In-Service Training: Testing Your Lifeguard Positions

As you plan your in-service trainings, we encourage you to incorporate skill-based training into each session. Creating trainings that are realistic and conducted in real-time helps prepare lifeguards to know what to expect—and how they might feel—if an aquatic event were to happen. That’s why, throughout the Not On My Watch series, we’ll incorporate an inservice topic of the week with an example of a scenario you can use to train your staff.

Topic: Testing Your Lifeguard Positions

After you have determined the optimal lifeguard positions at your pool, it is important to test your lifeguards to make sure that they are able to identify anything in their area of responsibility. We recommend that you do this by completing a DROP drill during operating hours. This will help to replicate all of the factors that your lifeguards may experience while on deck. For each area of responsibility, determine the challenging areas and place the silhouette in that location.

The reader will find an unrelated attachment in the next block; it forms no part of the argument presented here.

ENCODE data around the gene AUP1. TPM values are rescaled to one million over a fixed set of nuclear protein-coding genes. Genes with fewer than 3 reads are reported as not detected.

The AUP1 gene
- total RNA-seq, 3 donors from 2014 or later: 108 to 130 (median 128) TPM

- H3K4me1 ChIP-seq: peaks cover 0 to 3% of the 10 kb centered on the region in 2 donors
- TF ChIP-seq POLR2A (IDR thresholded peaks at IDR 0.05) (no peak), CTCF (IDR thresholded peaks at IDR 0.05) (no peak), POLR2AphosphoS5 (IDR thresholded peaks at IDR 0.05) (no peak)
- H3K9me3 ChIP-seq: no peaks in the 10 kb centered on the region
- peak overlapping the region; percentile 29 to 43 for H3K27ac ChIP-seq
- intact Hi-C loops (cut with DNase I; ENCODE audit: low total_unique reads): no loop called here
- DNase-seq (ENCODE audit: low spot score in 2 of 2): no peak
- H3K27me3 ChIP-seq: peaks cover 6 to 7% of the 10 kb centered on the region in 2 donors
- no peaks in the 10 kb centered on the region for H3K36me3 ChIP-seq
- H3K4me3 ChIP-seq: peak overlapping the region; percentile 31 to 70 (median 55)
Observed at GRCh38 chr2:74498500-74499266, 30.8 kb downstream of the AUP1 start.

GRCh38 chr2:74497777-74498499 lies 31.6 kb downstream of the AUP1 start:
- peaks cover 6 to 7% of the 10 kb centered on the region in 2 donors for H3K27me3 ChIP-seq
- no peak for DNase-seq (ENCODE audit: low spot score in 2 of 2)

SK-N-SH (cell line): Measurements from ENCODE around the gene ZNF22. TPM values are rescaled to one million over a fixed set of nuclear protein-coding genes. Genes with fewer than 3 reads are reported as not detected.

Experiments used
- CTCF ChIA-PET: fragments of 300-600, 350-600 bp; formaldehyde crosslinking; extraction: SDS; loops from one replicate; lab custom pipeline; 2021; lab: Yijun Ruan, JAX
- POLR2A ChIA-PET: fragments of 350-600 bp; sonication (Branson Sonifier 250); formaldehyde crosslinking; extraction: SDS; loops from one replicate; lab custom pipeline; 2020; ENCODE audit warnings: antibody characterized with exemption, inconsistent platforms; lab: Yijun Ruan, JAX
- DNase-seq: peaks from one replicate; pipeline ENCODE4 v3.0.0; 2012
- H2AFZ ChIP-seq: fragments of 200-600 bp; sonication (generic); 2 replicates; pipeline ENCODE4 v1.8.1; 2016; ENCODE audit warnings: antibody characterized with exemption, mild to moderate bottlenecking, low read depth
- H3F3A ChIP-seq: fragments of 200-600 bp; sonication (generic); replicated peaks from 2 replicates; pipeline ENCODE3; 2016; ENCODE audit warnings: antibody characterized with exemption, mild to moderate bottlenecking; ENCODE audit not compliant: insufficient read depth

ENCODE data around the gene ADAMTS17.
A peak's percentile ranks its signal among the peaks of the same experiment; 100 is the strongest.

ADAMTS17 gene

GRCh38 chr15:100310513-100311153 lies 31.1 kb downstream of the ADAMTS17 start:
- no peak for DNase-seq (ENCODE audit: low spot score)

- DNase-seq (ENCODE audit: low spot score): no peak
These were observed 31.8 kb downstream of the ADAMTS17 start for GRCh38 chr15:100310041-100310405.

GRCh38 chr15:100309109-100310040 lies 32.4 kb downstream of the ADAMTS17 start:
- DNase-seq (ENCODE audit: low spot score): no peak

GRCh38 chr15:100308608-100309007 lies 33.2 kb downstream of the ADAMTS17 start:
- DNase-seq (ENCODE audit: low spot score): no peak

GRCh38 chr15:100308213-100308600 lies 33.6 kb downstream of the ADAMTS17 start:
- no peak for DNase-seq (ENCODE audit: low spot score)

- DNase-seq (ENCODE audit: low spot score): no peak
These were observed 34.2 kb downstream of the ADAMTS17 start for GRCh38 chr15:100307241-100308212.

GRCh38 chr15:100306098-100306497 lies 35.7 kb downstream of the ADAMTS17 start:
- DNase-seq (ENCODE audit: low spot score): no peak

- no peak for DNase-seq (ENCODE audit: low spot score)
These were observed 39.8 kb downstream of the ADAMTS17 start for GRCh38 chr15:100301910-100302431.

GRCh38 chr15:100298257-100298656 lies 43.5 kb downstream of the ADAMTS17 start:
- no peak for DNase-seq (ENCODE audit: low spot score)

Below is a common scenario where we see improper lifeguard positioning contribute to the delay in identifying a victim.

It is summer time, and your organization’s day camp is in full swing. Every afternoon, the counselors bring the campers to the pool for swim time. All non-swimmer campers are required to stay in the shallow-end and wear life jackets. After some time has passed, one of the campers decides to exit the pool in order to go to a different area. As they are exiting the pool using the stairs in the corner, they experience a seizure and eventually become unconscious and fall face first in the water. The area where the camper is located is a challenge area for your pool. 

  • Time how long it takes the guard to identify the camper in the challenge area and respond.
  • Once a response is initiated, rehearse a complete rescue scenario.
  • Debrief the experience with the guard. Some sample questions to ask are:
    • What first alerted you to the event?
    • Why were you positioned where you were?
    • What went through your head when you first recognized the event?
    • What challenges did you experience in identifying the victim?
    • Could a change in your positioning helped to eliminate those challenges?